One classic British tradition is Sunday roast. Sunday roast, obviously eaten on Sunday, is when the person in charge of cooking in the household – typically the mother – pulls out all the stops and makes a feast. It’s not just a “let’s just throw whatever together” meal like a casserole, though. Sunday Roast is a meal that is expected to have a bit of caliber and skill involved that can be replicated any other day but has an extra-special sentiment because it’s at the end of the week.
There are some elements to Sunday roast that many consider essential. The centerpiece is the roast, usually beef but may also be a big slab of pork or a whole chicken. Along with the meat, there should be roasted or boiled vegetables. Carrots and potatoes are the most common, but parsnips and other root vegetables are not uncommon; usually, it’s whatever is in season. The third common element is Yorkshire pudding. Before, I thought that Yorkshire pudding was a dessert, but it’s actually light, airy, and reminds me more of a popover than a pudding.
Because Sunday roast is considered a tradition, there are certain pairings of meats and sides which have become staples. If beef is served, Yorkshire pudding is usually the side. With pork, it’s some sort of stuffing and crackling, and cranberry sauce and/or sausages are common with chicken. This isn’t exactly set in stone, though.
So talking about Sunday roast may make your mouth water, and you’re probably expecting me to write a post about an amazing Sunday roast that I had. Well, to your disappointment, and mine as well, I wasn’t able to have Sunday roast. My friend and I went to a nearby pub called the Marquis Cornwallis with the full intention of having a hearty Sunday roast. When we got there, though, all the meats for their Sunday roast menu were all gone. We had arrived too late. So instead, we ordered from their regular dinner menu.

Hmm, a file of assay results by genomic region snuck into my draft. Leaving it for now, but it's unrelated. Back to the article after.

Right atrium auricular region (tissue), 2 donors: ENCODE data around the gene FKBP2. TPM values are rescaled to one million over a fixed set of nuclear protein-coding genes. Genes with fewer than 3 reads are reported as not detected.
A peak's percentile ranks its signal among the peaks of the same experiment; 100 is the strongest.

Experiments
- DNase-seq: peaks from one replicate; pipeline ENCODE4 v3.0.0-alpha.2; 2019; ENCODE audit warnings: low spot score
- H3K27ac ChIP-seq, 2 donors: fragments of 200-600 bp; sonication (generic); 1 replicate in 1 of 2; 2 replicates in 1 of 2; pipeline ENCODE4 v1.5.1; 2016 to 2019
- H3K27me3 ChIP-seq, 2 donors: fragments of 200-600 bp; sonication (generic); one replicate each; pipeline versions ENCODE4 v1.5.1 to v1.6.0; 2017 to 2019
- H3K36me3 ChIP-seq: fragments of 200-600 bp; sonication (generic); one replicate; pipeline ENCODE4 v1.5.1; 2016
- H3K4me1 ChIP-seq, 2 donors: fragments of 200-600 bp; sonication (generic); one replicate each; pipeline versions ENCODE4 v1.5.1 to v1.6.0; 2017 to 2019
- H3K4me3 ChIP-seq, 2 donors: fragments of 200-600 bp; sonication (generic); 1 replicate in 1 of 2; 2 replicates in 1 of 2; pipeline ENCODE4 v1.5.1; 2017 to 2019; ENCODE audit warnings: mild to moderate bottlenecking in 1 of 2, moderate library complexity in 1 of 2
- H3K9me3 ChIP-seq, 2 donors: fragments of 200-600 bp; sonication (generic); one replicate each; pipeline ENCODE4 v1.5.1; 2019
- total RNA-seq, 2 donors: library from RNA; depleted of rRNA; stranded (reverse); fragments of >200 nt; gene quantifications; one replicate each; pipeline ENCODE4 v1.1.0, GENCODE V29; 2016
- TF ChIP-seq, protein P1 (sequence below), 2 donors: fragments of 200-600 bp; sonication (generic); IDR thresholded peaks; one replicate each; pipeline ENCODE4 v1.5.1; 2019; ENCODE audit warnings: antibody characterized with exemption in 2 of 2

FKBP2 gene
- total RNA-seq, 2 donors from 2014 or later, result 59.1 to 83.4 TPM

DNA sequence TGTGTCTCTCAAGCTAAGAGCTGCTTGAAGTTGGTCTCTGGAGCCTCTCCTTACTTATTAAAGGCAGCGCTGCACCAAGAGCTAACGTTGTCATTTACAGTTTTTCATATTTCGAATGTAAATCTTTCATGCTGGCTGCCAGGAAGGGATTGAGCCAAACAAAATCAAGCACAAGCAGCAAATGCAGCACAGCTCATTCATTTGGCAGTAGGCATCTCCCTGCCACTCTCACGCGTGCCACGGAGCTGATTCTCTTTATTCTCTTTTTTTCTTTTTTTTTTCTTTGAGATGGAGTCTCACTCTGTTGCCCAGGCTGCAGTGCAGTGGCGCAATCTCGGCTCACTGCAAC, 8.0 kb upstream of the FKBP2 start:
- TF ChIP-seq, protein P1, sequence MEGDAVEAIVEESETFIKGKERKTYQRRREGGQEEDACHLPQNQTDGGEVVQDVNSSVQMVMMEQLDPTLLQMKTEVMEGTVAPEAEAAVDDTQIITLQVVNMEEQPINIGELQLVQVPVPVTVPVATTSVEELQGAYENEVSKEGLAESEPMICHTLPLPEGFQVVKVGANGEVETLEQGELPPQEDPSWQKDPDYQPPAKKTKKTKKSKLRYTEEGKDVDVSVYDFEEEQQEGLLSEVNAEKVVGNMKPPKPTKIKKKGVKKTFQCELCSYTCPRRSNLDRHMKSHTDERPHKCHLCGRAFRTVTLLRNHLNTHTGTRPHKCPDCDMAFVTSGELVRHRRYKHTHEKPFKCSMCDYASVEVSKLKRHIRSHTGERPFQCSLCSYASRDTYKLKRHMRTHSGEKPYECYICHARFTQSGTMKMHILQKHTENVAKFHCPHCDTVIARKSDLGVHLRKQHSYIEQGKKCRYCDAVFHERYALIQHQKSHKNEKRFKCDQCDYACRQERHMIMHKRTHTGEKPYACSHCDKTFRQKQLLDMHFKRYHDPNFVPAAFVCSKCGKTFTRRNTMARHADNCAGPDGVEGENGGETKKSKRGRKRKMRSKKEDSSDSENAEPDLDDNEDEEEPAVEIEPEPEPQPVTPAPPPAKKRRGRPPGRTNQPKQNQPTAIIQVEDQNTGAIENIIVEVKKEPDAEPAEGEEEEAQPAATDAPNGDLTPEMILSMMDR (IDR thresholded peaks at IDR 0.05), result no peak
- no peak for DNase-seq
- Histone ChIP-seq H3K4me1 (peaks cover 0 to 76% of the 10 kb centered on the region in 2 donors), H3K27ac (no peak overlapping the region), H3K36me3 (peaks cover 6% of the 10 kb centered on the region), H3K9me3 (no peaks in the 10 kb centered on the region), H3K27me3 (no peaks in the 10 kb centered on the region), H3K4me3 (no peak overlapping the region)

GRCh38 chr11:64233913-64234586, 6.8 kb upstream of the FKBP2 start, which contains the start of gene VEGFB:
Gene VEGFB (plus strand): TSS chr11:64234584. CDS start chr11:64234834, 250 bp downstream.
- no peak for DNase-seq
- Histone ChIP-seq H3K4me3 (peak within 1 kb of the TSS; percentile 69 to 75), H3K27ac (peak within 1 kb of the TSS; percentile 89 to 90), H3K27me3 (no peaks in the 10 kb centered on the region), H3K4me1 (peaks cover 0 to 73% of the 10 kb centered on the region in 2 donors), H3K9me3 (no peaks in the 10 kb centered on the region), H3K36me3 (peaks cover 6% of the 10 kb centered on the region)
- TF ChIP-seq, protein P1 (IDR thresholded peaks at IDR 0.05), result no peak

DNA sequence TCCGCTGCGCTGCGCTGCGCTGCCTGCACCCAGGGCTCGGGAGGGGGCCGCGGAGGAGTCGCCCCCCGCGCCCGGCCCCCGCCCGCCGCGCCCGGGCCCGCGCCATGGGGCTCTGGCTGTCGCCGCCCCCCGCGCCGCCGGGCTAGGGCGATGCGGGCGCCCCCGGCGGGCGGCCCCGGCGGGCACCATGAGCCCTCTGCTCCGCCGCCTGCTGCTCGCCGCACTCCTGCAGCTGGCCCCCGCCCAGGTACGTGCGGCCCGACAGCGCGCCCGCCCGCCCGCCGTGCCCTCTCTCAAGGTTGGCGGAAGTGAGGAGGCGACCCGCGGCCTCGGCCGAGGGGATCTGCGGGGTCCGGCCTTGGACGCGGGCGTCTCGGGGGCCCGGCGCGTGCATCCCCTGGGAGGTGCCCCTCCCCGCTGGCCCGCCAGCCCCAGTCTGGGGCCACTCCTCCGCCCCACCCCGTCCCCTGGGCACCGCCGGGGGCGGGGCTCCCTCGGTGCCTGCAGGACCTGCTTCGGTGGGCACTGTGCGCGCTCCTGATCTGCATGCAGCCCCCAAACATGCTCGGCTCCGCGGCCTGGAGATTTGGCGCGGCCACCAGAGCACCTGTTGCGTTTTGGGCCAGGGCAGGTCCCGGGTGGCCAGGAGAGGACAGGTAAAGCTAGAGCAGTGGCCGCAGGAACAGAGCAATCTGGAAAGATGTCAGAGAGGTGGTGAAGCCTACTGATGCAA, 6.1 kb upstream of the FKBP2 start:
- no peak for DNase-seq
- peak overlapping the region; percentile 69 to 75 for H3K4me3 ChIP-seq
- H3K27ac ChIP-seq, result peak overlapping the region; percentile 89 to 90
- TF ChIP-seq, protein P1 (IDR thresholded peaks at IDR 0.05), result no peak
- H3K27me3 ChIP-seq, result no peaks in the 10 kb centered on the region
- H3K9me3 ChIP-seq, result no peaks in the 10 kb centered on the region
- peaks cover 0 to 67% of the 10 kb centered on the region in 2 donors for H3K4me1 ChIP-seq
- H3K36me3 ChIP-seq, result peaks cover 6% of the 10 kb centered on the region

We shared the ox cheek and red wine pie with buttered kale and mash (£11.50) along with a side order of grilled mac and cheese (£3.00). The pie came out in all its buttery puff pastry glory, and before digging in we could already smell the red wine used. There was a good amount of ox cheek and onions within the pie, and the meat was very tender. I liked how the red wine flavor wasn’t too overpowering, and the sauce was just thick enough. Luckily, we didn’t feel as if we were eating more sauce than meat.
The buttered kale and mash made our alternative dinner a little bit closer to a Sunday roast – although still not quite there. The kale was devoured quickly. It’s great when something simple can be executed well. The mash was pretty straightforward, a mound of pulverized potatoes that really fills you up.
The grilled mac and cheese was nice, but I didn’t really understand where the “grilled” came in. The dish was put under the broiler, so there was a slight crust on top. However, other than that the mac and cheese didn’t have anything special. It tasted good, but I found that it dried out quite a bit after a while. Since we ate most of the mac and cheese last, this meant that the cheesy flavor was lost in the dried-out noodles.
Marquis Cornwallis delivers great pub food at a fairly reasonable price. Even though my friend and I shared one dish, it was pretty filling. I would actually skip on the sides, as I think that they are a bit pricey at £3.00 each. A lively atmosphere combined with hearty food can’t go wrong, and the ox cheek pie only made me want to actually go for a real Sunday roast.
31 Marchmont Street
Bloomsbury, London WC1N 1AP